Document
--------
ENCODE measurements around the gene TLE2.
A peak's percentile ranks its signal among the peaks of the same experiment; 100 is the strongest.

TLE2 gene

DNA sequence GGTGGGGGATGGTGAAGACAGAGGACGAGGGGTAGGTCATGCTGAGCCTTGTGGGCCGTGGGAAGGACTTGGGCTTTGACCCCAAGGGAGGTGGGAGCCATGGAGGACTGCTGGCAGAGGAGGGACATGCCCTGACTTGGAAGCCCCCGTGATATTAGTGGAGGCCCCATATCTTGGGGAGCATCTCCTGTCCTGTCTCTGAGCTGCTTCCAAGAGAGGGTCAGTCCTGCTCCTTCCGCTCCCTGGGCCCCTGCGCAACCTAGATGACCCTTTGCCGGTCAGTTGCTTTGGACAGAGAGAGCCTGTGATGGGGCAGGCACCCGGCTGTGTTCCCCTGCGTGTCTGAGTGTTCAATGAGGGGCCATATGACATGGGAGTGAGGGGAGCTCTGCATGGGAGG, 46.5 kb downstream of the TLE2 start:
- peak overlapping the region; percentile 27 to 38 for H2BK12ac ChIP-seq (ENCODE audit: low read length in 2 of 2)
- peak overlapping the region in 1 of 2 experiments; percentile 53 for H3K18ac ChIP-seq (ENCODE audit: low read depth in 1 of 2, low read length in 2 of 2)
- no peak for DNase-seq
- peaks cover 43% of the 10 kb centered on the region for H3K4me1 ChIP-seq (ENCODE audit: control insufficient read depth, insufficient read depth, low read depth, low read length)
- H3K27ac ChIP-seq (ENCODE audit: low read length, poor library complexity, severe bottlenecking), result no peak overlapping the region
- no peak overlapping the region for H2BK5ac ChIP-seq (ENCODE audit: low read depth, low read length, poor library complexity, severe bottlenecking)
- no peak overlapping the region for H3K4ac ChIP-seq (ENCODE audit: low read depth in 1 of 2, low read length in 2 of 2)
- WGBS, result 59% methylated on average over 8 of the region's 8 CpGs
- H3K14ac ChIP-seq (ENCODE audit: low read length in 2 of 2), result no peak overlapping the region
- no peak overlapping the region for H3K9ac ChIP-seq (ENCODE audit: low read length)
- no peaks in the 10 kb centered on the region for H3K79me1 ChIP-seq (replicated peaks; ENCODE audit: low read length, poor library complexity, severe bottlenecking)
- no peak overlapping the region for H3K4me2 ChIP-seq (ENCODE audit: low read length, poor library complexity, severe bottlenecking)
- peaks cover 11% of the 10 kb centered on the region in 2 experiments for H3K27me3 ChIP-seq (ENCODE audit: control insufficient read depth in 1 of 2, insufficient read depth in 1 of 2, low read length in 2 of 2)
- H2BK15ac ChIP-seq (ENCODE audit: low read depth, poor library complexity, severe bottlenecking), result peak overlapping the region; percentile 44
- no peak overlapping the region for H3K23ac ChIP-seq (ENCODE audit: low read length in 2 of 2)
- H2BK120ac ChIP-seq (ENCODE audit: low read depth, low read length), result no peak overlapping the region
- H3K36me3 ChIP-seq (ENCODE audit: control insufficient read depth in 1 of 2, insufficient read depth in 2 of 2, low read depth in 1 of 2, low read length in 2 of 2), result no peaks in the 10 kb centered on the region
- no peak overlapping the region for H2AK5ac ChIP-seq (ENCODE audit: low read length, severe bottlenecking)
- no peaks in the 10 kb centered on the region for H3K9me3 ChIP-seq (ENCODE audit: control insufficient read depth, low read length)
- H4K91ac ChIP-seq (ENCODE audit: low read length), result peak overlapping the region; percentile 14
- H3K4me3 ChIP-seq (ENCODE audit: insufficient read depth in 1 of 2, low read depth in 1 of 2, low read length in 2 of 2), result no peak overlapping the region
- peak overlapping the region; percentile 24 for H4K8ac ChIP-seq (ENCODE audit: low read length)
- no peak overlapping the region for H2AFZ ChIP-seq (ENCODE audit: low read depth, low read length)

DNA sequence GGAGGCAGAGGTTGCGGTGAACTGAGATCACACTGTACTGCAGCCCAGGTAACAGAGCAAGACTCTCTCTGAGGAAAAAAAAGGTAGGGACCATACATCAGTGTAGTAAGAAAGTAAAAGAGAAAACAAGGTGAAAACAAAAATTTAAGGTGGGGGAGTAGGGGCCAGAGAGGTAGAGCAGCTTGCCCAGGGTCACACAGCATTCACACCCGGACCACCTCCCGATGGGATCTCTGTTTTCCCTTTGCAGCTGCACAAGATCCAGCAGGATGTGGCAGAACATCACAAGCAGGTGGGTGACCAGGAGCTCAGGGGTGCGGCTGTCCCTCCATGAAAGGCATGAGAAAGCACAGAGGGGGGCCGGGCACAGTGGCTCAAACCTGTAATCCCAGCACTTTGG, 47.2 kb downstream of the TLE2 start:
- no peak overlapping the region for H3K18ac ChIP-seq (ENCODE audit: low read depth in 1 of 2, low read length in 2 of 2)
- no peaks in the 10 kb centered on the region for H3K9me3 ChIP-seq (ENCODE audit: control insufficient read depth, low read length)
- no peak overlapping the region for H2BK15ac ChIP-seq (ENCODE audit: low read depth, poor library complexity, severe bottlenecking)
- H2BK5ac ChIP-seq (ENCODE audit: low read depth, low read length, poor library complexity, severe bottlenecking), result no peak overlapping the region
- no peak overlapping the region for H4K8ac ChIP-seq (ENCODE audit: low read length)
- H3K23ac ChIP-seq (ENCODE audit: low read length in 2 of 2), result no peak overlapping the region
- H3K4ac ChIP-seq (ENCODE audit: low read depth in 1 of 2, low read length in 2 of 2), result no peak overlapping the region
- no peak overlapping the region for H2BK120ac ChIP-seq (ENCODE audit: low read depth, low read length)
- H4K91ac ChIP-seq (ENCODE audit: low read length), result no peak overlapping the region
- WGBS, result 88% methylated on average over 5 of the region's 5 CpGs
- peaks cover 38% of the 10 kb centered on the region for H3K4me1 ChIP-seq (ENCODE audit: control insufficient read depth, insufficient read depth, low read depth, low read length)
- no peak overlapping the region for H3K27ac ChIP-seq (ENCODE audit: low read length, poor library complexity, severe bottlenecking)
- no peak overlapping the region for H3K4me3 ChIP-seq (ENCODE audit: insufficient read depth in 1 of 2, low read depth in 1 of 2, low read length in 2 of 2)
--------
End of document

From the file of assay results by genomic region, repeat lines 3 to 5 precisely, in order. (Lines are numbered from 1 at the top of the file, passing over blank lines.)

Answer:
TLE2 gene

DNA sequence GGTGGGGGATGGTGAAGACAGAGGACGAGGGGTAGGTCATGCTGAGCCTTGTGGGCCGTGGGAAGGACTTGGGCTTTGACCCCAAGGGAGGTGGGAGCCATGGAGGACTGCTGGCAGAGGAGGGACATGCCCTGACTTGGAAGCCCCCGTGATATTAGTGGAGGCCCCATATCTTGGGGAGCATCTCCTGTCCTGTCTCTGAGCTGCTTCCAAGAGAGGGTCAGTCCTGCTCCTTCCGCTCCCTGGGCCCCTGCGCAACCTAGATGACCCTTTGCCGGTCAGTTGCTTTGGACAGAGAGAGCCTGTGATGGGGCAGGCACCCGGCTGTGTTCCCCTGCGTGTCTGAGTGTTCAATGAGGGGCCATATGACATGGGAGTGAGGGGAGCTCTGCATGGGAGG, 46.5 kb downstream of the TLE2 start:
- peak overlapping the region; percentile 27 to 38 for H2BK12ac ChIP-seq (ENCODE audit: low read length in 2 of 2)